Lithium ion batteries are in all kinds of high performance devices. I made a little video talking about how they work. They store a good amount of energy, release it fast enough for a cell phone, and don’t blow up all that often. Typically, lithium or lithium-ion batteries need to be assembled without the presence of water or oxygen which makes them less than ideal for DIY. The old potato battery with lithium is a bad idea.
What about sodium batteries? Sodium is another alkali metal like lithium. It should work similarly, but it’s way cheaper. You can buy sodium hydroxide for $8 a pound at the hardware store. That’s about half elemental sodium by mass. That’s an order of magnitude less expensive than lithium. The price per watt-hour stored could get considerably lower. The lowest that prices can go is the price of materials, and sodium is cheap. For now, though, the cost of materials is not the biggest part of the final battery price. The cost of assembly, housing, and associated electronics is a bigger share of the pie, so it makes sense to work on those first.
What is not so good about sodium batteries? Sodium metal stores less energy per atom, so you get a lower voltage. It’s also a lot heavier, so you get less energy per unit mass. Sodium is more explosive in contact with water than lithium. It’s harder to pack into electrodes. Where graphite holds lithium and lets it migrate, the equivalent for sodium doesn’t work so well. As you charge a LiFePO4 battery, you move lithium into a graphite cathode for storage. Lithium slips between the layers of graphite, but sodium doesn’t fit.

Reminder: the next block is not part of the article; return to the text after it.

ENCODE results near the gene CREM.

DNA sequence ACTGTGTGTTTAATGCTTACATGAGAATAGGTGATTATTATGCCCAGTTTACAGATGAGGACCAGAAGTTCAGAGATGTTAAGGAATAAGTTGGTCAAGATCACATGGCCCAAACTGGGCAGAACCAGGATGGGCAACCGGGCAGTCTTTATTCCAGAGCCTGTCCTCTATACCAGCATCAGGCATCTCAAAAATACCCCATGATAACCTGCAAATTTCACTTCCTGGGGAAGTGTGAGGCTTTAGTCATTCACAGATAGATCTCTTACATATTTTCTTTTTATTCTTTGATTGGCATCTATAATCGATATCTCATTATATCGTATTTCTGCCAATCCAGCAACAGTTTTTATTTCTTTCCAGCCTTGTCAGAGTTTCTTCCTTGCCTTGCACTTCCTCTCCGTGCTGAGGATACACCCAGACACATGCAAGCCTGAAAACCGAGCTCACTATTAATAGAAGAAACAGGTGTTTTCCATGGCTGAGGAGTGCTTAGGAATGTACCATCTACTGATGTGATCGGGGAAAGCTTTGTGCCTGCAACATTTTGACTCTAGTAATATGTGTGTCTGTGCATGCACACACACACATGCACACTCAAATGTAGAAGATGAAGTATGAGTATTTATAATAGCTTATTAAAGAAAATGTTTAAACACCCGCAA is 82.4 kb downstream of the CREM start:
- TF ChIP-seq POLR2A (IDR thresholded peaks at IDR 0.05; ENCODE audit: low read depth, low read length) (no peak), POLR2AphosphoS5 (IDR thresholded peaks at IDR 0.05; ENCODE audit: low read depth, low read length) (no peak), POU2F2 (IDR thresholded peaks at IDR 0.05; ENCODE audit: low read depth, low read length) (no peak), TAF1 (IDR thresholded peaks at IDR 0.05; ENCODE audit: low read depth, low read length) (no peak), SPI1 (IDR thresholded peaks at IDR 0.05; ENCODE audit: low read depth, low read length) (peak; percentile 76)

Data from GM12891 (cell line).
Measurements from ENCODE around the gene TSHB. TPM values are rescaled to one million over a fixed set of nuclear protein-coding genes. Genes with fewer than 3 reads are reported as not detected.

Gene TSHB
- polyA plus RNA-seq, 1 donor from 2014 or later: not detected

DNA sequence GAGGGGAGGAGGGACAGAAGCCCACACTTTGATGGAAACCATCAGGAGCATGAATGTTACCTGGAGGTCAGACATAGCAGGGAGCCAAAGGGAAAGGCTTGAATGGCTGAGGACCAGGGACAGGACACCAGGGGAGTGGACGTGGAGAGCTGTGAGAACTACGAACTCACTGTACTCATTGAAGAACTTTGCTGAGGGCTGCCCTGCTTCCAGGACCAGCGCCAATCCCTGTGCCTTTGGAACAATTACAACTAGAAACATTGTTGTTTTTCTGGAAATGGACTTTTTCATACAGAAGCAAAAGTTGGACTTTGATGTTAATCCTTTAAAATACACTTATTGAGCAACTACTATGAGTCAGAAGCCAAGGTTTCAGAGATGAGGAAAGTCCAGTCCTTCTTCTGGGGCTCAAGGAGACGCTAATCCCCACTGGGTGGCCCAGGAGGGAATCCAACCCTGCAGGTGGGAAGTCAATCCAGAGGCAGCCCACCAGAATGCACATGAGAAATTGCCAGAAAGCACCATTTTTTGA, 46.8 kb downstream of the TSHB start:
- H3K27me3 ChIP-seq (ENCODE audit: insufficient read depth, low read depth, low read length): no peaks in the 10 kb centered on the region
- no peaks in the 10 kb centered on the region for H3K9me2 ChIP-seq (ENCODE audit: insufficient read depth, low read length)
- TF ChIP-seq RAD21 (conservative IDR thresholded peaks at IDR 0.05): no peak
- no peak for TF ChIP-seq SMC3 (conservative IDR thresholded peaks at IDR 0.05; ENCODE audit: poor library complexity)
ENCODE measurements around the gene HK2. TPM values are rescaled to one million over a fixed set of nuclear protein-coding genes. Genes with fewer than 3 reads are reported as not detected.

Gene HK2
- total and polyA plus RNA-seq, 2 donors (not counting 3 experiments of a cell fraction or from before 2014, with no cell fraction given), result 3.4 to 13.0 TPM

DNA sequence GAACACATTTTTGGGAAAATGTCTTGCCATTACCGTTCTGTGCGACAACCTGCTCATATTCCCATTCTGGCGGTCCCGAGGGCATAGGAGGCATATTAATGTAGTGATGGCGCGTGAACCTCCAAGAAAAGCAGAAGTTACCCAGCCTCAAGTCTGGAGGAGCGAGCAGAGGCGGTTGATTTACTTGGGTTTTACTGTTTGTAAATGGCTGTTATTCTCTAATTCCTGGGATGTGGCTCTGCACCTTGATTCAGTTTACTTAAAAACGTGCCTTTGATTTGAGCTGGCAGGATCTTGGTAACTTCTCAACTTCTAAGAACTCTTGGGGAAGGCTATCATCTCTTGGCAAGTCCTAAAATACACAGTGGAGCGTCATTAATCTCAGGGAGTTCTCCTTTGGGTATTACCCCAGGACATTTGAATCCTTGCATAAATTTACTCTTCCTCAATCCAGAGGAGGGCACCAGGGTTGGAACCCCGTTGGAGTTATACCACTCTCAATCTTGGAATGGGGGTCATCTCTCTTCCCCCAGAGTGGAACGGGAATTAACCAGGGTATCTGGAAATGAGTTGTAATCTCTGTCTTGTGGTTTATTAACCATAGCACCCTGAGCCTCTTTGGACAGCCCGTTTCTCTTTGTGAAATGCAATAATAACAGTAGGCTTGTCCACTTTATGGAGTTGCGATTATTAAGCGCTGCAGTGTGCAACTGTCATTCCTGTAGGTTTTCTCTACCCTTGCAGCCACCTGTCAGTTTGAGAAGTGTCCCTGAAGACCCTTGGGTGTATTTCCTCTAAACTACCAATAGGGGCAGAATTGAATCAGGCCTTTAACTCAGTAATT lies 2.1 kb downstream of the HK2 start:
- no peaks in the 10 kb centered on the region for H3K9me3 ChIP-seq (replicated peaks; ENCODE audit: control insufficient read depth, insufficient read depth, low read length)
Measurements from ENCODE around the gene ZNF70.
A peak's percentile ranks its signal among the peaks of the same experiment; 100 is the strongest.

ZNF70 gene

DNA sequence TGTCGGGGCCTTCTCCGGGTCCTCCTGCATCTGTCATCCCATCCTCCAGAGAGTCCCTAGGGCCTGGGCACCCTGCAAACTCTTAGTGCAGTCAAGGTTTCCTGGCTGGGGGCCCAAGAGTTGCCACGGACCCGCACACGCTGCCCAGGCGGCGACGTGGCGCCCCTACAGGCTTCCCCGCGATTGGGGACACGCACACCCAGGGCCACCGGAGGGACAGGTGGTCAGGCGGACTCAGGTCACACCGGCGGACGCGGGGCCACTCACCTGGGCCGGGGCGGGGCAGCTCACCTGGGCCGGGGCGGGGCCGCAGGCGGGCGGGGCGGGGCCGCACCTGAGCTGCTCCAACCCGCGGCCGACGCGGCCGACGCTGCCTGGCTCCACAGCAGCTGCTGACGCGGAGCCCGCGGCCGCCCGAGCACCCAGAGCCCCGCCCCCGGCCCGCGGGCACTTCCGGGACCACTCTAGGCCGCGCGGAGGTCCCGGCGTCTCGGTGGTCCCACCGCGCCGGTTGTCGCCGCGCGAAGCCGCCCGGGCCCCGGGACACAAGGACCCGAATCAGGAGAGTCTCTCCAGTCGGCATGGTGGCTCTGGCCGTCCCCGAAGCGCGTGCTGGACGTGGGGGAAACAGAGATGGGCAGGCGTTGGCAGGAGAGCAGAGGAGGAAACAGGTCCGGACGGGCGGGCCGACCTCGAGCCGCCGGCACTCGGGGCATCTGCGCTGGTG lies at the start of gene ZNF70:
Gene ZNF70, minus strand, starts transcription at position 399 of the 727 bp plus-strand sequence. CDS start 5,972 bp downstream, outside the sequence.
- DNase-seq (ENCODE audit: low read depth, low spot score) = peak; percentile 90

If those problems could be overcome, sodium batteries would be great for stationary storage. Sodium batteries would be heavy (no good for mobile) but cheap (good for large scale). Aquion, Faradion, and GE are all working on it. Several articles from academic labs have come out very recently showing off sodium battery technology. So what are the major hold-ups? Two reviews talk about the issues, and they are all challenging.
I’m interested in iron batteries. Iron is cheap, ubiquitous, and I think the sheer volume of iron available may make it a good candidate for grid storage. So I’m playing with it a bit. Check out the vlog: